All day, July 4th was beautiful; sunny and low-mid 80’s. Perfect! Except that mid-day heat reflecting off pavement and asphalt, thus oozing thru the boots’ soles, makes blisters feel even worse. It’s easier to walk early or late, especially if there’s sun. Like today. The early evening return walk therefore tortured me much less and, not coincidentally, my roller coaster mood rose. The three of us laughed when I again crossed paths with my “New England friendly’ friends and pledged that I wasn’t establishing residency. Not fully convinced myself, I eyeballed Waterbury’s Amtrak station tinkering with thoughts of tomorrow’s trains if an escape pod didn’t arrive. There happened to be a huge athletic complex surrounded by woods close to Camp Roundabout and by the time I arrived back at the general store a plan was in place for the night, albeit one that would certainly be amenity-free. No fireworks. Plenty of ticks.
By now I’d mentally recharged with exercise and resigned myself to fate. “I’m stalled in Waterbury. So? There are far worse places to be on July 4th than this little town.” Plus, the day had been extraordinary! I sat atop a picnic table and struck up a fun conversation with a young couple joking about how it was a tale of two days. My new pals were beginning their goodbyes with assurances that if only they were going south rather than north I’d have my furlough from Waterbury Detention. No. I did not blame Independence Day.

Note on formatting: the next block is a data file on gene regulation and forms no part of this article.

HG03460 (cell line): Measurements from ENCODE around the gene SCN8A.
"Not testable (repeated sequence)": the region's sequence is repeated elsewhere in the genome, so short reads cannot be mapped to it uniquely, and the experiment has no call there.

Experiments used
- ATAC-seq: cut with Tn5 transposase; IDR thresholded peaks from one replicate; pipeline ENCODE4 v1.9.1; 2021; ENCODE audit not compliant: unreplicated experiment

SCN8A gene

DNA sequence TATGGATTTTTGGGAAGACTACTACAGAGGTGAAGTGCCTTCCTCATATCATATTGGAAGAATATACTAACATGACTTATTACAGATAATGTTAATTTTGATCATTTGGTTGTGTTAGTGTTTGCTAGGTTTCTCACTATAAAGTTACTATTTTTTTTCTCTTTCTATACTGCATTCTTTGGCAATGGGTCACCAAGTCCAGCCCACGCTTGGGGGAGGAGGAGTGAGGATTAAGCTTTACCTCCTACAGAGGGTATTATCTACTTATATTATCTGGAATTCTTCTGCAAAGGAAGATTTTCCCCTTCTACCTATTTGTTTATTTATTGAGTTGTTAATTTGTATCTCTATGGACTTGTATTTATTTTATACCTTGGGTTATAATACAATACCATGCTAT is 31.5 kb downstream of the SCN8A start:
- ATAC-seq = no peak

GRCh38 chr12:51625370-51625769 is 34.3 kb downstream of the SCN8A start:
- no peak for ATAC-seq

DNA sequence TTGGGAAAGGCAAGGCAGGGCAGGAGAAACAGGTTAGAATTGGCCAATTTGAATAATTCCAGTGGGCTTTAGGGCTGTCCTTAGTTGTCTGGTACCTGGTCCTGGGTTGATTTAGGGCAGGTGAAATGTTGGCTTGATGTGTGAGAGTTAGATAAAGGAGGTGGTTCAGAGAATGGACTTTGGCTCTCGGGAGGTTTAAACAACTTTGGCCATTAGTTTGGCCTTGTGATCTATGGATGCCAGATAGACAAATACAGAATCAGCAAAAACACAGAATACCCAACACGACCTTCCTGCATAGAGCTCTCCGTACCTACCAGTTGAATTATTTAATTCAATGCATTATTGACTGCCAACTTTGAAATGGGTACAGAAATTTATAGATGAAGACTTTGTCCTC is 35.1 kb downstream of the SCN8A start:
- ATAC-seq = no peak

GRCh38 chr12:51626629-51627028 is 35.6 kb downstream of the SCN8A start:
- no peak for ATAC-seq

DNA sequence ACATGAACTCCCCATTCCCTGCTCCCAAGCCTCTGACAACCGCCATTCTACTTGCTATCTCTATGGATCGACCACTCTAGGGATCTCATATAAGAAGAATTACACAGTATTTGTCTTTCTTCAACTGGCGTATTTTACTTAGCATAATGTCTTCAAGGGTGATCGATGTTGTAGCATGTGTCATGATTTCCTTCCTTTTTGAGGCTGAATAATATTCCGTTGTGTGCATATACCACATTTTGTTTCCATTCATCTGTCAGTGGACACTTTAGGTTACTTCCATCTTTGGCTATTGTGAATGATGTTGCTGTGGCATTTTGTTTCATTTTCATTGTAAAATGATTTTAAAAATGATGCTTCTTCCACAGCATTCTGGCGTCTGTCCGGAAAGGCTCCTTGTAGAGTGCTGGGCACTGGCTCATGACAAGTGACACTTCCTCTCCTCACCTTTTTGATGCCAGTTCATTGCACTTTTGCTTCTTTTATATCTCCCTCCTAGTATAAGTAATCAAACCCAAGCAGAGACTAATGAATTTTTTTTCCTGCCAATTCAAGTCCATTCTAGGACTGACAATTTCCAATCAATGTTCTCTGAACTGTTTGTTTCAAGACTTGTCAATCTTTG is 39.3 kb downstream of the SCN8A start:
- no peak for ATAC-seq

Eric & Neva
Our boisterous chat was heard at the gas pumps. As the couple was preparing to leave, a rather short, nearly exquisite blonde wearing a tie dyed shirt and cutoff shorts slowly walked, almost tiptoed, toward the table. Wondering where this was leading, I raised an eyebrow and with dull disconnected eyes she slowly said, “Heyyyy. Uhhh...Do you, like, need a ride?”
“Well, yeah! I’ve been trying to get to Montpelier all day.”
“Okayyyy. Well…ummm…I need to, uhhhh, see if it’s cool with my…uh… friend first. Kayyyyyy?”
“Wow. She’s fucking baked,” I thought to myself
“OK. Well, you let me know,” I said with a noticeable twinge of dismissiveness, noticeable at least to a someone who's sober, and lit another cigarette. Never was I more certain I’d watch a ship sail with me left planted on the dock.
Turning to my companions-turned-audience; they were by now too entertained by my exclusive production of Drifter Drama to leave just yet; I quietly said, “What the hell is wrong with her?!? She’s baked, right?” “Are you sure you want to ride with them,” the man asked laughing. “At this point I’ll take my chances,” I said remembering the drunks with whom I’ve ridden with great success over the years. “I doubt this is happening anyhow.”
To my surprise, Impaired Cutie was already making her way back. “Heyyyyy, man. He…like…said it’s…cool…so yeah. Right on. Let’s…uhh…go.” A hot Daisy Duked version of Droopy Dog came to mind.